Have you ever gone to the grocery store without a shopping list? Or started assembling a piece of furniture without instructions? I think we’ve all been in situations where having a plan would have been helpful.
The same concept applies when developing your website. You need to have a blueprint, if you will, to start with to ensure that your website ends up actually doing what it’s supposed to do. If you are working with developers, you’ll probably start with the scope of work. The developer will then send you mockups to look at which will give you some idea of what your website design will look like. Easy, right?
Danger! Danger Will Robinson! While this is a common way to go about building a website, this process is like preparing an important dinner without the recipe. You’re not going to have much success making beef bourguignon just by looking at a picture of it.
Before you even think about mockups, you need to create a wireframe for your website. A wireframe for each part of your site ensures that it is functional and navigable as well as nice to look at. It outlines to your developers how the site should work and what it should do. Think of it as the instruction manual for your site.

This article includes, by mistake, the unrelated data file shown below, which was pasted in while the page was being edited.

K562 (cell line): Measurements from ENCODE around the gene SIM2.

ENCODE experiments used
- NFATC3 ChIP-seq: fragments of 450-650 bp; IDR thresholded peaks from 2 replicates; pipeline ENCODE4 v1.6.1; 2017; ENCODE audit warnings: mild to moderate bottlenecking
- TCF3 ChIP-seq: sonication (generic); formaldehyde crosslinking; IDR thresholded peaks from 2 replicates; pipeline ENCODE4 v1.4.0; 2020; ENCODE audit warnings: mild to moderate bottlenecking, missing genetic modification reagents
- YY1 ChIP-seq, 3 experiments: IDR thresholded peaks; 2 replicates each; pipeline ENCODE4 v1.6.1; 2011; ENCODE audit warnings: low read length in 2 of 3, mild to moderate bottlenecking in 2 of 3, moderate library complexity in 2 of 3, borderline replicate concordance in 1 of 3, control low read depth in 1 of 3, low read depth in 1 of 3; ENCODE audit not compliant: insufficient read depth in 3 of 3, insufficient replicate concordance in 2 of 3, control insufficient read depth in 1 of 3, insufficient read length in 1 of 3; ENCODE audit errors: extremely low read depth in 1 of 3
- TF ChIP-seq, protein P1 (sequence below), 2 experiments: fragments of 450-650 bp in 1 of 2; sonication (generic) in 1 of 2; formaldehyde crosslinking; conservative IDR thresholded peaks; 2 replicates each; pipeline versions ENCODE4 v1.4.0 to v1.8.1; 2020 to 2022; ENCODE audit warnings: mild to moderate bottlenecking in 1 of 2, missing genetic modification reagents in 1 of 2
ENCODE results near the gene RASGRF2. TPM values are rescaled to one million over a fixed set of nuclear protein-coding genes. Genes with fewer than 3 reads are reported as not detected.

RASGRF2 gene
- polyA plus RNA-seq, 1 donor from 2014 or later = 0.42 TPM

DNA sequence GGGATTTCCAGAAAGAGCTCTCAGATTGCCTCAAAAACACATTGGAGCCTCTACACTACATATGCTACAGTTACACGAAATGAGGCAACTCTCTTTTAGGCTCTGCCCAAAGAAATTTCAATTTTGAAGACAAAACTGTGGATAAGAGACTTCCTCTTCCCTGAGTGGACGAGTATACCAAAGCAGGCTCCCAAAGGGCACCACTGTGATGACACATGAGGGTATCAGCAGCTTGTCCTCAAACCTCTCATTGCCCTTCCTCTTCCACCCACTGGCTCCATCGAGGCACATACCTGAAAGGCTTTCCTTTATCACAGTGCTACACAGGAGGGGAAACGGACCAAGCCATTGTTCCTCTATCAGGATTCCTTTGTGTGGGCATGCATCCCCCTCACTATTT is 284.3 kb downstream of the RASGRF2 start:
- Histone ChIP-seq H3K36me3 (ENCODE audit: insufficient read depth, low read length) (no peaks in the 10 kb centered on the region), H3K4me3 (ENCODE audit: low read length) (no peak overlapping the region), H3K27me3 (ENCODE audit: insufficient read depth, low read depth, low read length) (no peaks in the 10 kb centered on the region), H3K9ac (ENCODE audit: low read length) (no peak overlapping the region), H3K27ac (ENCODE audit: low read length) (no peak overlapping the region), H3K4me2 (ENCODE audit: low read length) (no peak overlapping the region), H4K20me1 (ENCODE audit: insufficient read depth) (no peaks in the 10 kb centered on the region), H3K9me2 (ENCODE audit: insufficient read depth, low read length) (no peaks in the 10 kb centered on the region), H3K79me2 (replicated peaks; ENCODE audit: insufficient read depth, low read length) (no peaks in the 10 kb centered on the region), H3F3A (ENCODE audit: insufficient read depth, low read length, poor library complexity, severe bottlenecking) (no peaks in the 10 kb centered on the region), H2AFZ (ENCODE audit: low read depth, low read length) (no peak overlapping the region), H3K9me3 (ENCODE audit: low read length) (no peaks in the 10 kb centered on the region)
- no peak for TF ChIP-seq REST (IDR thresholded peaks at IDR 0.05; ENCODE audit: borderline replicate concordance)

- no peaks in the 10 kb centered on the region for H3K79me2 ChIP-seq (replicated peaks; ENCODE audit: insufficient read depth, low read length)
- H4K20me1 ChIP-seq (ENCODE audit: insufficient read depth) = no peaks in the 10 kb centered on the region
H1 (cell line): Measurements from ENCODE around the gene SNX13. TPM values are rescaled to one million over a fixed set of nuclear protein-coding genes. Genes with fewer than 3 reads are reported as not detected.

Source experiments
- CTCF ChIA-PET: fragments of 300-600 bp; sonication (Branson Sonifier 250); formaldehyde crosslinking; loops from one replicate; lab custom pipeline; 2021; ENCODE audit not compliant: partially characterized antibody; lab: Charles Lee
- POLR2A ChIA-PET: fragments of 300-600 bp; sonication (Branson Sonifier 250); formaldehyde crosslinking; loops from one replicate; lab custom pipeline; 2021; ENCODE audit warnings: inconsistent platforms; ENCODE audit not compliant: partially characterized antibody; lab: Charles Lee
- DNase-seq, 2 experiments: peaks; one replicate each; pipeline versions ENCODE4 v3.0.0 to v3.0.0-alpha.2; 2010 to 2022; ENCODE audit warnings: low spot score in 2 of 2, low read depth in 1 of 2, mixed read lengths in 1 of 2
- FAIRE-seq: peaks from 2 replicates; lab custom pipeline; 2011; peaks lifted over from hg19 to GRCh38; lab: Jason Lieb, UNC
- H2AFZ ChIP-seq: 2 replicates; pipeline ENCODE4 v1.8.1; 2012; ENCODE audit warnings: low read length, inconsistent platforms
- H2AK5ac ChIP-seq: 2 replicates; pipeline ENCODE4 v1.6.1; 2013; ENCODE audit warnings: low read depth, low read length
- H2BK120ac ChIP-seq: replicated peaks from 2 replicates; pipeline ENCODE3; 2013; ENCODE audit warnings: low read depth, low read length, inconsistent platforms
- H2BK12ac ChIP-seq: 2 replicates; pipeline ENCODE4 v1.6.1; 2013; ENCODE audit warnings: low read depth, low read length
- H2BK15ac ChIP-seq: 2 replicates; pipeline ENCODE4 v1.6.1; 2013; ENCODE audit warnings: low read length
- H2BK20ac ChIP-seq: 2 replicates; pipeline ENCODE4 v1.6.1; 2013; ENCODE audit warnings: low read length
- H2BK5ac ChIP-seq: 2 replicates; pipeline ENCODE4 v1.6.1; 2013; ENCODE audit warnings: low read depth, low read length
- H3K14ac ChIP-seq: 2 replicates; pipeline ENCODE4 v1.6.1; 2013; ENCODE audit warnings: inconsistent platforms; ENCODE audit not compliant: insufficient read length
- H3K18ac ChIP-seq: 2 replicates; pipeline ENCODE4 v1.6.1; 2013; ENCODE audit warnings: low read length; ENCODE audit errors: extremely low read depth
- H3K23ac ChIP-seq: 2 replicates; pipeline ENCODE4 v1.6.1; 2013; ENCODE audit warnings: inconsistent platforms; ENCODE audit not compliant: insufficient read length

Hold on here, let’s back up a little farther. Before you even create a wireframe, you first need to determine your goals and ask yourself a few key questions, like:
- What do I want my website to accomplish?
- Who is the target audience?
- What will the calls to action be?
- What do I want users to do once they reach my website?
- What are my future plans for the site?
This will help you determine the functionality of your website and ensure that the finished product you end up with is really what you want. Your wireframe is a way to put all of this on paper – it’s essentially a blueprint for your developers. It will outline the layout of each page of the website and include elements like navigation, content, user interface and how everything integrates together. You’ll need to create a wireframe for your home page, the interior page(s), and for any custom components.
If you can determine your website functionality before designing the website, you can avoid the agonizing process of redoing your site over and over because it’s missing crucial elements. These elements can include important tools like content management, E-commerce, databases, social networking platforms, video galleries and a whole lot more.
Want to learn more about website functionality? The team at Sol8 has put together a handy little worksheet that outlines functionality examples – download it for free and get started creating a stellar plan for your website.Image source: http://www.webdesignerdepot.com/2009/07/using-wireframes-to-streamline-your-development-process/